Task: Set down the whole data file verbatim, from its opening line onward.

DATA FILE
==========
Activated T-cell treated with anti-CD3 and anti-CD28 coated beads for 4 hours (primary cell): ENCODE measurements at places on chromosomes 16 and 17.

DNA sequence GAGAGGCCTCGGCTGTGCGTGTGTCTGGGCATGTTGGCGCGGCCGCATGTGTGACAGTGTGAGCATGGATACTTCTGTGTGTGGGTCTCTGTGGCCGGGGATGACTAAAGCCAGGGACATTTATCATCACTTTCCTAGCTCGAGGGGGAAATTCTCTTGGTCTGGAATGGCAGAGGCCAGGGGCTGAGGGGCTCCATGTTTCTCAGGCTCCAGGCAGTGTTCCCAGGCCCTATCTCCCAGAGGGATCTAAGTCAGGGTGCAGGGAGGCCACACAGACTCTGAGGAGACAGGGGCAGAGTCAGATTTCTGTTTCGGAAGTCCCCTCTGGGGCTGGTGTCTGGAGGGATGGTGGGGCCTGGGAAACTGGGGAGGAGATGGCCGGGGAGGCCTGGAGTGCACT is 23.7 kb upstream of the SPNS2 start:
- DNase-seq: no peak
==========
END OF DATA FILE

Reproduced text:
Activated T-cell treated with anti-CD3 and anti-CD28 coated beads for 4 hours (primary cell): ENCODE measurements at places on chromosomes 16 and 17.

DNA sequence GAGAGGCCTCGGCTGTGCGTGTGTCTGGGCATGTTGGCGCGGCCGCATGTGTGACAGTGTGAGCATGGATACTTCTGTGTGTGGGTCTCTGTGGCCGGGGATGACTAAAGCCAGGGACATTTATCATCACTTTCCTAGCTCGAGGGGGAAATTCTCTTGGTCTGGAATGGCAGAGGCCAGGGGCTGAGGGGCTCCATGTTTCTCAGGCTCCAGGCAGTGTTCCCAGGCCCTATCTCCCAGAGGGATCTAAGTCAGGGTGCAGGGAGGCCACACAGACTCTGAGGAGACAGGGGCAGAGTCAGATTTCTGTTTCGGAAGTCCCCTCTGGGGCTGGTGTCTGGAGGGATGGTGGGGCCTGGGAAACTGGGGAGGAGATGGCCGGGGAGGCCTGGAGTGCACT is 23.7 kb upstream of the SPNS2 start:
- DNase-seq: no peak